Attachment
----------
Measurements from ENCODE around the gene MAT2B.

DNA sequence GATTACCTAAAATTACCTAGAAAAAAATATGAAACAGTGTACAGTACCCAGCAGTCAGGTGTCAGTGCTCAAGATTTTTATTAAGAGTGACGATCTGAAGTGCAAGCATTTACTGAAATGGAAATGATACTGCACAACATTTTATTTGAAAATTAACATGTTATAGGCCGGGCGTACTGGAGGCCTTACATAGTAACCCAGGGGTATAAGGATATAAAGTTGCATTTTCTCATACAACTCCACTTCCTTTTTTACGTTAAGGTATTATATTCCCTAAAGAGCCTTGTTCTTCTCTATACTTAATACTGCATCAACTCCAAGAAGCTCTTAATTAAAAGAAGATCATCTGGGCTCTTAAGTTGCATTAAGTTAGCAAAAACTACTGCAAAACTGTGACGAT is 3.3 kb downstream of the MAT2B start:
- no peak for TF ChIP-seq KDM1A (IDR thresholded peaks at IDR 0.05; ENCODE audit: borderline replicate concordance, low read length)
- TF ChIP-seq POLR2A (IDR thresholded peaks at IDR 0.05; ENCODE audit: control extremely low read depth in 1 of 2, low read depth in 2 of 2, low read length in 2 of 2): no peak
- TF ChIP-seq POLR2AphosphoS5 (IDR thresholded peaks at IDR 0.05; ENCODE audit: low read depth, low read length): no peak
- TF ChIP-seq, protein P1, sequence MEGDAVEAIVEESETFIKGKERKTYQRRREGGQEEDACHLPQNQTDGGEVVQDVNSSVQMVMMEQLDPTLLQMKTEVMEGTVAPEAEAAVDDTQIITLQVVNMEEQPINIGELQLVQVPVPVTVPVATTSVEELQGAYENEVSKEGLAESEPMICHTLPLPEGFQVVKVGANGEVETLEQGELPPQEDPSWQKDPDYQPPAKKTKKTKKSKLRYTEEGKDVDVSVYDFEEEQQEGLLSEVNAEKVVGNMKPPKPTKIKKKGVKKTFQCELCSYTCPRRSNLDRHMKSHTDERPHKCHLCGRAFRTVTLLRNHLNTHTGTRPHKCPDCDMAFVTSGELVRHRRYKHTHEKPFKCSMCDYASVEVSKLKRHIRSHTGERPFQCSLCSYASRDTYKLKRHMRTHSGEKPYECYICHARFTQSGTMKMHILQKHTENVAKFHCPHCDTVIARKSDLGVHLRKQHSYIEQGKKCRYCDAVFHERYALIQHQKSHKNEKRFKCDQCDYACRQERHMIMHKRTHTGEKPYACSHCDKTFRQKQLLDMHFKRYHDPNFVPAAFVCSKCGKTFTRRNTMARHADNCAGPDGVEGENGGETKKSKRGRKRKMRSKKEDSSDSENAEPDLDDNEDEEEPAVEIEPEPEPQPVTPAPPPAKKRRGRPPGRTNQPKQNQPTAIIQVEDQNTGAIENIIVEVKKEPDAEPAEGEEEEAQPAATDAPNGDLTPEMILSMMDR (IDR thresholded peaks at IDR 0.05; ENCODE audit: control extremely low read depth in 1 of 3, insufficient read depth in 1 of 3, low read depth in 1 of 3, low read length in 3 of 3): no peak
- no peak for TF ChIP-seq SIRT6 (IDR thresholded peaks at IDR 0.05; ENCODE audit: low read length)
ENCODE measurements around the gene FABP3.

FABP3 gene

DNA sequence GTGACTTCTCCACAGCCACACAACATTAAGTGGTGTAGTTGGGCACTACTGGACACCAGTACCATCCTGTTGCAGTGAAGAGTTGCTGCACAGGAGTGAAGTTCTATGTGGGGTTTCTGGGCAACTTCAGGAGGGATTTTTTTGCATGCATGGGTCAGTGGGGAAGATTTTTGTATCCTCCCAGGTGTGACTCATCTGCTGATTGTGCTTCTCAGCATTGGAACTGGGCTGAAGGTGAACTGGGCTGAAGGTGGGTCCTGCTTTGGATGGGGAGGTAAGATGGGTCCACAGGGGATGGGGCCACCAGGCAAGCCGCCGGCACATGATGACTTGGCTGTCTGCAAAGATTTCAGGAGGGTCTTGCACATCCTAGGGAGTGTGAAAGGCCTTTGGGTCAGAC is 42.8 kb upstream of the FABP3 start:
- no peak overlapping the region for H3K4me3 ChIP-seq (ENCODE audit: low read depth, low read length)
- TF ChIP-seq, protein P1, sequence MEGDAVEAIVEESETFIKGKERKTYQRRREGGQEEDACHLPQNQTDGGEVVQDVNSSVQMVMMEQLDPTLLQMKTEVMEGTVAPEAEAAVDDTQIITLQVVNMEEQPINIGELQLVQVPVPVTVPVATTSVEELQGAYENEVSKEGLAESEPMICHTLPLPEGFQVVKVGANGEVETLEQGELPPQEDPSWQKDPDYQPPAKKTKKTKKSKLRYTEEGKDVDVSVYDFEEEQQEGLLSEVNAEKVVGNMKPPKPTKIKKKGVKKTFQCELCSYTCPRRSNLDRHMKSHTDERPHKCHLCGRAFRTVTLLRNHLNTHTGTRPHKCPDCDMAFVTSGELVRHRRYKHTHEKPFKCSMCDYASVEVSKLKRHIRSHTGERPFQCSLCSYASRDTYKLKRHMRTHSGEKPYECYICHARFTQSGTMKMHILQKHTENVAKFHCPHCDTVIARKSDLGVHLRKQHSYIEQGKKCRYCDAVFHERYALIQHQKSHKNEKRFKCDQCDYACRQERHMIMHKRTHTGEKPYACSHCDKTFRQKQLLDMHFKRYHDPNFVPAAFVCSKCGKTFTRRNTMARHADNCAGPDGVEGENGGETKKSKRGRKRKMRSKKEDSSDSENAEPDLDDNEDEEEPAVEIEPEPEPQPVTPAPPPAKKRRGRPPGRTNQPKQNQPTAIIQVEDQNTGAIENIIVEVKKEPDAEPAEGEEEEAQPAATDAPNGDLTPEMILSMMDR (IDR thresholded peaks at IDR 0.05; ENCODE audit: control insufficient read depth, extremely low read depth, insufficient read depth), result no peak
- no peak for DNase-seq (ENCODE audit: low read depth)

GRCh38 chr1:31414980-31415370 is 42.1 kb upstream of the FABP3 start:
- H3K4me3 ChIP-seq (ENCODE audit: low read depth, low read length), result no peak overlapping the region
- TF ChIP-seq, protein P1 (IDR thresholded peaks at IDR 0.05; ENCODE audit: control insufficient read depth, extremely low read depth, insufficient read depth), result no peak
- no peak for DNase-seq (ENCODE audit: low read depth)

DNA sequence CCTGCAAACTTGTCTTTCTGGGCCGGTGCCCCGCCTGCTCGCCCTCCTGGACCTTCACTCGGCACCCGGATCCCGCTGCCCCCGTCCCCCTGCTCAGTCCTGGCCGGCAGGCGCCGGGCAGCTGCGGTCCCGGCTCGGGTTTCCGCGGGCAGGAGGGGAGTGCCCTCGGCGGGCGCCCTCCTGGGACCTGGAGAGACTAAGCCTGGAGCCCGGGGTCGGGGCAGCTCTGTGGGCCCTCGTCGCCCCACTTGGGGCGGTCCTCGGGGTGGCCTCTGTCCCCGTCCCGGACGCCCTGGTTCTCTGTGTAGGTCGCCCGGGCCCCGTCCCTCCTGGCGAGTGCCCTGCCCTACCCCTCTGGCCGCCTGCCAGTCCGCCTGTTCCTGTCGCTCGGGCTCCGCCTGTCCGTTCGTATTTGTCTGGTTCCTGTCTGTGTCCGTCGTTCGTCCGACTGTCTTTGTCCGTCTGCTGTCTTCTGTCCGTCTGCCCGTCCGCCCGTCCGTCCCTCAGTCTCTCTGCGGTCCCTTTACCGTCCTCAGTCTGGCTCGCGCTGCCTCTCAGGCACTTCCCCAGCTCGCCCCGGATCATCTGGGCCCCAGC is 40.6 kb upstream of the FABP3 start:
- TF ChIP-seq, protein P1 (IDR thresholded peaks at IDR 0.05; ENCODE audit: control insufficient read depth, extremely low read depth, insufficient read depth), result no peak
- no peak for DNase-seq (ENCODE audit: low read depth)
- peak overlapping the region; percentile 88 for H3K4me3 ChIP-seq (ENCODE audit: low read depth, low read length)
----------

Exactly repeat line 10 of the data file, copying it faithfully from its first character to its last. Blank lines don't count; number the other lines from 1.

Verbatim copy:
DNA sequence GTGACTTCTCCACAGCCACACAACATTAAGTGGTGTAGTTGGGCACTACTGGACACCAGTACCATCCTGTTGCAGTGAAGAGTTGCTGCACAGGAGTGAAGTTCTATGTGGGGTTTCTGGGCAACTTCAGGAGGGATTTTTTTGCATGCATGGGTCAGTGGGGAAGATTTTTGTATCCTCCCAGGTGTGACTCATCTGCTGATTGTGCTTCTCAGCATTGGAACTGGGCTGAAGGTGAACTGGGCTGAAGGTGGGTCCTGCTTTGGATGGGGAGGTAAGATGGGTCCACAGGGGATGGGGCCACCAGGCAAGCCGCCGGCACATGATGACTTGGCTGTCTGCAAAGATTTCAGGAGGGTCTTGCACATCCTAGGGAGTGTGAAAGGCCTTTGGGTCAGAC is 42.8 kb upstream of the FABP3 start: